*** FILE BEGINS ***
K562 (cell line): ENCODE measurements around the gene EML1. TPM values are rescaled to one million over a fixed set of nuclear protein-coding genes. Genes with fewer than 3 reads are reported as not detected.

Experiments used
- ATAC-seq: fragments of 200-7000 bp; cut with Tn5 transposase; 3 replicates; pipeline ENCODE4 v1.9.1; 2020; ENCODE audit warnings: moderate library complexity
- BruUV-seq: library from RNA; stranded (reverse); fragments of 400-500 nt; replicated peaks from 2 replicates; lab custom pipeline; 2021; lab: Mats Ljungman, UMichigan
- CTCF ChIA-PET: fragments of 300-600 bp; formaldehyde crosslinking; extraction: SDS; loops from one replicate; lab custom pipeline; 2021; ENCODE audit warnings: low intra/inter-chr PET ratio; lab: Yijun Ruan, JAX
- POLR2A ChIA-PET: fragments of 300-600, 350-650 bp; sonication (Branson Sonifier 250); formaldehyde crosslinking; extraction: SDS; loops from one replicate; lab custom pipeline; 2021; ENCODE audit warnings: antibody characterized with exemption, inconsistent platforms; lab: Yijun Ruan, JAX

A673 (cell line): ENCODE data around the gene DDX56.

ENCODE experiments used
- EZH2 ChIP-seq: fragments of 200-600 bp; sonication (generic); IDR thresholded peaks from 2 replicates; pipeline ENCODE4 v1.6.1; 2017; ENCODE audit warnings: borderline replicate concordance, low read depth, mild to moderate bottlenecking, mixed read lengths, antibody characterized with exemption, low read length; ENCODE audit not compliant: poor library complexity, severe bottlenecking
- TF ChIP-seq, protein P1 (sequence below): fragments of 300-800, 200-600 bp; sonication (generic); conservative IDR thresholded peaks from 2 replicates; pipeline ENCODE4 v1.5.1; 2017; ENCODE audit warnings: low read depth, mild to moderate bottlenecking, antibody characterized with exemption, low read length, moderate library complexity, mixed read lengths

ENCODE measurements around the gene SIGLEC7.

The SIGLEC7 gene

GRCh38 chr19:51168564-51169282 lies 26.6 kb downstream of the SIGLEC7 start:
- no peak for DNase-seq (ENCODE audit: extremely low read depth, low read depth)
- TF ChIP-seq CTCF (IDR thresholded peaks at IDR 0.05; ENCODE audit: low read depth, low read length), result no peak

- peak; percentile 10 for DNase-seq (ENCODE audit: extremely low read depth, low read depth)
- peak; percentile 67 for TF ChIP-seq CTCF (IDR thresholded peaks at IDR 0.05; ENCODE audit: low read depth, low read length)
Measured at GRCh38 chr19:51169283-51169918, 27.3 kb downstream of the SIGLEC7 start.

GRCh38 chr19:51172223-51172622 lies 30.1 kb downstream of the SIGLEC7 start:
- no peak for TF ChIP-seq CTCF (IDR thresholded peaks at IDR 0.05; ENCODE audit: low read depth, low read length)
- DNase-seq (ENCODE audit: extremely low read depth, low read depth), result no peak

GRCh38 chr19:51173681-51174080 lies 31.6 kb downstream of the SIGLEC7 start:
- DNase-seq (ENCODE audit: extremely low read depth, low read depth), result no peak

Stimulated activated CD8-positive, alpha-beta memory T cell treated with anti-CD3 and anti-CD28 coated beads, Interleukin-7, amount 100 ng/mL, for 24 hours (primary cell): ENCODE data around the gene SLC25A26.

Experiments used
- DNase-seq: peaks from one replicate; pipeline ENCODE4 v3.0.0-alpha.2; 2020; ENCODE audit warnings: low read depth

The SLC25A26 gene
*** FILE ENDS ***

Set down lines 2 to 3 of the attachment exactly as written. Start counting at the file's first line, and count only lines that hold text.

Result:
Experiments used
- ATAC-seq: fragments of 200-7000 bp; cut with Tn5 transposase; 3 replicates; pipeline ENCODE4 v1.9.1; 2020; ENCODE audit warnings: moderate library complexity